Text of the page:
Will from Vita Fitness is the esa strength and conditioning consultant on all of our half day clinics. Here Will goes through a very simple exercise to increase your shoulder power and strength to maximise your swimming technique.
The single arm shoulder press is one of the best exercises for developing strength through the entire body. Despite the obvious focus be given to lifting the weight over your head, the asymmetrical (one sided) nature of the exercise forces the who body and core to engage and strengthen.
Traditional shoulder press exercises tend to be symmetrical (using two weights or holding a barbell in both arms). While this will work to strengthen the shoulders, it does mean that the forces on the body are balanced and as such the core only needs to be engaged to support the upward effort of the weight. By only having one weight, the core is now challenged to keep yourself vertical as well as supporting the weight because you will want to bend sideways during the exercise. This is the point of the exercise – it is not just about your upper body; rather it is a whole body lift.
From a swimming point of view this exercise will give you both a stronger upper body (to give more power to your strokes) and stronger core to remain streamlined in the water.
This exercise is demonstrated in the pictures with a Kettlebell, but can be done with a dumbbell as well.
- Hold the weight in the “Rack” position as shown in the photograph. You want to feel like your upper arm is braced against your ribs, your elbow directly under your fist and your fist is below your chin. It is important that you start here to ensure full range of motion for the shoulder.
- Prepare your body: Grip the ground with your feet, engage your Quads (front of your thighs) and your Glutes (Bum). Breath in sharply through the nose to help brace your Abdominal muscles. Squeeze both hands (yes, even the hand not holding a weight) as tight as you can to create tension through the upper body. In effect your whole body should feel braced. If it helps, think of this as a vertical plank.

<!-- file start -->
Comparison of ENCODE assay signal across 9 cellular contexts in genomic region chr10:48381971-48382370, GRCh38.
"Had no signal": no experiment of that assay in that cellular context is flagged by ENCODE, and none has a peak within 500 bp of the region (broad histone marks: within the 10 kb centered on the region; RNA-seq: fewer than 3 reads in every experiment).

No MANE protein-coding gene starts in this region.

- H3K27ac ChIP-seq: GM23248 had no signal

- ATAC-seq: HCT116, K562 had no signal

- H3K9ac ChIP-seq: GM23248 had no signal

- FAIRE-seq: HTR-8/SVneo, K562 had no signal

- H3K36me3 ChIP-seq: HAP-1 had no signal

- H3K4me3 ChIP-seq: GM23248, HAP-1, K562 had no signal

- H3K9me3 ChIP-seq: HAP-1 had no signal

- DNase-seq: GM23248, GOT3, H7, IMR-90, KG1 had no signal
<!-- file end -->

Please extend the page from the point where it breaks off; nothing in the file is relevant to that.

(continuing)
- Now press the weight directly overhead, trying to keep your forearm as vertical as possible throughout. As you press, you should exhale sharply out through your mouth. Remember to squeeze your whole body as tight as you can while pressing. You are trying to minimize any lean or alignment change in the body. The heavier it feels, the harder you squeeze!
- At the top of your press your arm should be as vertical as possible with the weight held directly over your head. Note as shown in the picture, both my hands are still gripping tightly.
- Return the weight to the “Rack” position (you can relax the squeeze while lowering) by pulling the weight down through the same path it travelled up through. Remember to breath in sharply through your nose to resent yourself for the next press.
- Goal is to complete (with good form) five sets of five repetitions on each side twice a week.
- Make sure you never fail a rep or complete one by compromising form.
- The right weight is one you can complete without failing. Ideally you should feel like you could press only one more time before failing.
For more information about training with me please visit the website at www.vita-fitness.co.uk or contact me at firstname.lastname@example.org.